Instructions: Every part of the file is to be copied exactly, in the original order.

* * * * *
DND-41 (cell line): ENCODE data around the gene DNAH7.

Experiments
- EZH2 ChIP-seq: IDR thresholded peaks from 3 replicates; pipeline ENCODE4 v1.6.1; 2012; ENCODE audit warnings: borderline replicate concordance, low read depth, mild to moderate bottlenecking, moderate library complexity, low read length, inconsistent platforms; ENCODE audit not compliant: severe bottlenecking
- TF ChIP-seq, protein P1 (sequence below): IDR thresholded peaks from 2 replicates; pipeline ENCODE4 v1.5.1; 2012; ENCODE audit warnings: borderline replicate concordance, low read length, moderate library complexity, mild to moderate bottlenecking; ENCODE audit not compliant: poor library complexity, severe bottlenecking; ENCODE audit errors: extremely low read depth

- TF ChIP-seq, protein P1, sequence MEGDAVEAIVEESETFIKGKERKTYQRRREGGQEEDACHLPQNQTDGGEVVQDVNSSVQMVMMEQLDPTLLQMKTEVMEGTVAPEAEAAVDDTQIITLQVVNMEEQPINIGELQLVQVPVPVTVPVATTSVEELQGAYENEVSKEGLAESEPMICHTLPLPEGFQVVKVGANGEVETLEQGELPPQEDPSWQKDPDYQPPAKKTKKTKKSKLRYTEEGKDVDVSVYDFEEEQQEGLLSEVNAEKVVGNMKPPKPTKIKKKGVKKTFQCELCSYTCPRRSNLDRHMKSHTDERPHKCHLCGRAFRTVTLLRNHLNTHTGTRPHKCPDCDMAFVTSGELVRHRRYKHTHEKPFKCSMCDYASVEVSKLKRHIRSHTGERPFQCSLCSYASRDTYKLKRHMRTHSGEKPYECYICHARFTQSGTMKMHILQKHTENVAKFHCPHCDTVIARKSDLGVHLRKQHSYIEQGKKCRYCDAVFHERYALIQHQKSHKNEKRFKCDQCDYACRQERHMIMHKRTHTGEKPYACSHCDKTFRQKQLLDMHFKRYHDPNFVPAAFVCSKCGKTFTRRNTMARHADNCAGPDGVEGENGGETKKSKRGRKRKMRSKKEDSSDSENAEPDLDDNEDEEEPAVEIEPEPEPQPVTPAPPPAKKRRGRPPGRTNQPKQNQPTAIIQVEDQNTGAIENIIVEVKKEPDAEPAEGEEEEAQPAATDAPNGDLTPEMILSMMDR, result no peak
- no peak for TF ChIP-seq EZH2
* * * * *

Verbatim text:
DND-41 (cell line): ENCODE data around the gene DNAH7.

Experiments
- EZH2 ChIP-seq: IDR thresholded peaks from 3 replicates; pipeline ENCODE4 v1.6.1; 2012; ENCODE audit warnings: borderline replicate concordance, low read depth, mild to moderate bottlenecking, moderate library complexity, low read length, inconsistent platforms; ENCODE audit not compliant: severe bottlenecking
- TF ChIP-seq, protein P1 (sequence below): IDR thresholded peaks from 2 replicates; pipeline ENCODE4 v1.5.1; 2012; ENCODE audit warnings: borderline replicate concordance, low read length, moderate library complexity, mild to moderate bottlenecking; ENCODE audit not compliant: poor library complexity, severe bottlenecking; ENCODE audit errors: extremely low read depth

- TF ChIP-seq, protein P1, sequence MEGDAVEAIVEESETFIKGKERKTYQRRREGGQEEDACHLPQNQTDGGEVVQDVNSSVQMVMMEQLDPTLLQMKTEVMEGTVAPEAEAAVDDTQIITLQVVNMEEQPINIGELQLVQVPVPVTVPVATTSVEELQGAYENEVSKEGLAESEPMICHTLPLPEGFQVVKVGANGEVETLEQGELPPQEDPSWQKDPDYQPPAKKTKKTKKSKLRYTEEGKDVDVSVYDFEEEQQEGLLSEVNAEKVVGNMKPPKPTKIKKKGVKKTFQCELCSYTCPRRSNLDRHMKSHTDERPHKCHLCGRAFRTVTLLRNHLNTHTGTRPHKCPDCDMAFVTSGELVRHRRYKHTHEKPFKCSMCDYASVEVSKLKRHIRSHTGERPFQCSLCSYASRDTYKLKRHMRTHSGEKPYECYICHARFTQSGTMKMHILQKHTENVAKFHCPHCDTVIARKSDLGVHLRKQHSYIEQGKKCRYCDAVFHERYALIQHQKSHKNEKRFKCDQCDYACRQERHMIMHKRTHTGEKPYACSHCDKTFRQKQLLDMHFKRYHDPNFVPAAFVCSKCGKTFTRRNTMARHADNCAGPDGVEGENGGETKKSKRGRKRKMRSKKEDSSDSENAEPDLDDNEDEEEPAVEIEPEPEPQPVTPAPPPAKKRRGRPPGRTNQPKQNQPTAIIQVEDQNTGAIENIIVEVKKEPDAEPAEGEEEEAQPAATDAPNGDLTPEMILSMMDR, result no peak
- no peak for TF ChIP-seq EZH2